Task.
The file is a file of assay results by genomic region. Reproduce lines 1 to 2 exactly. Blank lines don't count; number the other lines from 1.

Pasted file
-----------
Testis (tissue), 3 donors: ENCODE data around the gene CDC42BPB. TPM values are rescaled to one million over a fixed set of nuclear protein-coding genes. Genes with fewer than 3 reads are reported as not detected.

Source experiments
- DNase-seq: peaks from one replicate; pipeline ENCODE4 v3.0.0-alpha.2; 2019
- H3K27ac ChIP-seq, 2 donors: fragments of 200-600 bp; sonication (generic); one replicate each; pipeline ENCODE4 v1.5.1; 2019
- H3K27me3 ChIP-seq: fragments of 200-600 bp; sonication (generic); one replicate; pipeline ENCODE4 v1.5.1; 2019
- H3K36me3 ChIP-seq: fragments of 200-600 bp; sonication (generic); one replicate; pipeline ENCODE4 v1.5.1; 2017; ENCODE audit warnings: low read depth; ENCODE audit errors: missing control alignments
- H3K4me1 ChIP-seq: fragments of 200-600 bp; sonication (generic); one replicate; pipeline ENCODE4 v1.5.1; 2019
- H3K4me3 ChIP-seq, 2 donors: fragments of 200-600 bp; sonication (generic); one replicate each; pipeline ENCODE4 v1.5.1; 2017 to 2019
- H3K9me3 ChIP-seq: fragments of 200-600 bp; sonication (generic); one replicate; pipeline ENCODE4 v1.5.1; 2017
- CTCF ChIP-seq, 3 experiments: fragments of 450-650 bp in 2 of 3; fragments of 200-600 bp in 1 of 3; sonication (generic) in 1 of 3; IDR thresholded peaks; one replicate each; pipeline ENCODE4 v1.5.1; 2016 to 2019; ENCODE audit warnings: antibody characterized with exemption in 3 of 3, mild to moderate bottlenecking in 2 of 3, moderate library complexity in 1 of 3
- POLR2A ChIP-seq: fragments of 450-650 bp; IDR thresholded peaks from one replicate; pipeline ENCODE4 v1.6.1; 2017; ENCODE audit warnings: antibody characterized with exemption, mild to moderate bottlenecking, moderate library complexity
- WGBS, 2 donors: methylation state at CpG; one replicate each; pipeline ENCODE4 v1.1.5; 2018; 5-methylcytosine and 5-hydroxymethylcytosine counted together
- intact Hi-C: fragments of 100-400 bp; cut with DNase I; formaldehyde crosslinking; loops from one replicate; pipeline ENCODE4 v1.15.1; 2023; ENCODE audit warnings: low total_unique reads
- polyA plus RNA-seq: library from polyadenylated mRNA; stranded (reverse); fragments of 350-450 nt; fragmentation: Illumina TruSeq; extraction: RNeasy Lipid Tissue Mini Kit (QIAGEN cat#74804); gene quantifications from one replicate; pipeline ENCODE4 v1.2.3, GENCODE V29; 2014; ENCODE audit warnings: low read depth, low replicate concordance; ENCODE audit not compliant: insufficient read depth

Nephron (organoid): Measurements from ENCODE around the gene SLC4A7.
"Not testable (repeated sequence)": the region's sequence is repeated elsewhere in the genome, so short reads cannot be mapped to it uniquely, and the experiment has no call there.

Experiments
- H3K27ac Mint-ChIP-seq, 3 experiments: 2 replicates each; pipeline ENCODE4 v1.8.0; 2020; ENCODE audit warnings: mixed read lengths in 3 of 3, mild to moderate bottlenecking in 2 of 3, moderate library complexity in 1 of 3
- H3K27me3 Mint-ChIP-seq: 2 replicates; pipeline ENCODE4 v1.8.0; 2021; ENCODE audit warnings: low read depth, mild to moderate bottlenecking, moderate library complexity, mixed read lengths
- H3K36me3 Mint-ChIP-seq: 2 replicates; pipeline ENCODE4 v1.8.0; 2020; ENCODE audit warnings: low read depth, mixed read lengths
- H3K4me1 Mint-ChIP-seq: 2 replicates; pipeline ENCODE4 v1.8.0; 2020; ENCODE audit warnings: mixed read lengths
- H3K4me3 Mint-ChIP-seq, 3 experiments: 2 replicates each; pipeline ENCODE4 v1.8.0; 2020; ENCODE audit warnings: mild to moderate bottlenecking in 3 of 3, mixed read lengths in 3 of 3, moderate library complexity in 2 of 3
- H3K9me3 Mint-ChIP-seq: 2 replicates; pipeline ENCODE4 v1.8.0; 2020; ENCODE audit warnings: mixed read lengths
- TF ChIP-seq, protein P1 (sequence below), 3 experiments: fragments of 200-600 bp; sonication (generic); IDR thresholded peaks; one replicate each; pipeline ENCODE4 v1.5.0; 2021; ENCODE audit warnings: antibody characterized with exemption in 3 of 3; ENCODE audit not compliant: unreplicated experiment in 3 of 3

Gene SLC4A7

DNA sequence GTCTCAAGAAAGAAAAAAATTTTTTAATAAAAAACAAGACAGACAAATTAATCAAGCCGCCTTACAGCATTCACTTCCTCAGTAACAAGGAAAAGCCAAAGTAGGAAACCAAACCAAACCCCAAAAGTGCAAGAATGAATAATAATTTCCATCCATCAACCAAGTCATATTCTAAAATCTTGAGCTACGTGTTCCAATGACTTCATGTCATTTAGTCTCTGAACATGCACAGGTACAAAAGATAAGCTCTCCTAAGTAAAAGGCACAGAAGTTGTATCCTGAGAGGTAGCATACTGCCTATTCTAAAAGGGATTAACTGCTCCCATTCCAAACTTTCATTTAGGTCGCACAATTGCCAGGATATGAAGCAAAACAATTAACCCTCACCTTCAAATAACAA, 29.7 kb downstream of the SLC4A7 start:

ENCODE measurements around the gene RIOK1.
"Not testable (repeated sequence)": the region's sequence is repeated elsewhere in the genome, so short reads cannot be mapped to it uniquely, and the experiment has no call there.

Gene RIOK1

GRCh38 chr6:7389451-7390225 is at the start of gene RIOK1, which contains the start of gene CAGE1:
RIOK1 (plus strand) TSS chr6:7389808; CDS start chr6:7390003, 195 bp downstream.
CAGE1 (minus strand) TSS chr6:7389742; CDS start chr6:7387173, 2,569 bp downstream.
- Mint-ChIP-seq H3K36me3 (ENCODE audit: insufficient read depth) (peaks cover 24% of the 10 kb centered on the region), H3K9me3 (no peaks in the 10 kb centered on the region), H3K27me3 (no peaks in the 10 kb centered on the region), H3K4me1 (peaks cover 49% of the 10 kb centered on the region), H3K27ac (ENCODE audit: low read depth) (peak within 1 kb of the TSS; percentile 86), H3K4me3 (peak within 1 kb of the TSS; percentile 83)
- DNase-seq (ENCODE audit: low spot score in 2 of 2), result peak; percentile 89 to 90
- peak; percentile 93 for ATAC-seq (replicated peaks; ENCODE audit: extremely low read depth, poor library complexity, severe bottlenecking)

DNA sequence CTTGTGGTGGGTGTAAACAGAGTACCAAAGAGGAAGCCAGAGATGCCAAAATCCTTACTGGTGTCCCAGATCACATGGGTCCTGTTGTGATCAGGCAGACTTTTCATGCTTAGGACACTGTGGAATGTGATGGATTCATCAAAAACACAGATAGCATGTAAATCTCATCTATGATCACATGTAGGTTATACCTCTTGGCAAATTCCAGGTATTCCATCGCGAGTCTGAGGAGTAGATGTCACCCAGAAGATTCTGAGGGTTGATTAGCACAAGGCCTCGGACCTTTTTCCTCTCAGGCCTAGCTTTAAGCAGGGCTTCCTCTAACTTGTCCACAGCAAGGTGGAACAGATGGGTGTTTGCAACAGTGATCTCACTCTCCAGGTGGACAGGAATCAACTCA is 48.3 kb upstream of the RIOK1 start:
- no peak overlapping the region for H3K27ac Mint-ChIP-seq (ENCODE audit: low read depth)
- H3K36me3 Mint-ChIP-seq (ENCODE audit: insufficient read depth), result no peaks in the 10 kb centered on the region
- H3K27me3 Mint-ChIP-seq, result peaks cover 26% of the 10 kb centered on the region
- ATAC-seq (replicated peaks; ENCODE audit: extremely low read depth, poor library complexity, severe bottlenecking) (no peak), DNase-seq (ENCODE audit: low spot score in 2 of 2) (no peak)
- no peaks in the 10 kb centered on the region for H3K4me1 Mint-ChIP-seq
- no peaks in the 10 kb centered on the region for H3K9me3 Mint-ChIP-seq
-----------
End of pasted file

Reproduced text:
Testis (tissue), 3 donors: ENCODE data around the gene CDC42BPB. TPM values are rescaled to one million over a fixed set of nuclear protein-coding genes. Genes with fewer than 3 reads are reported as not detected.

Source experiments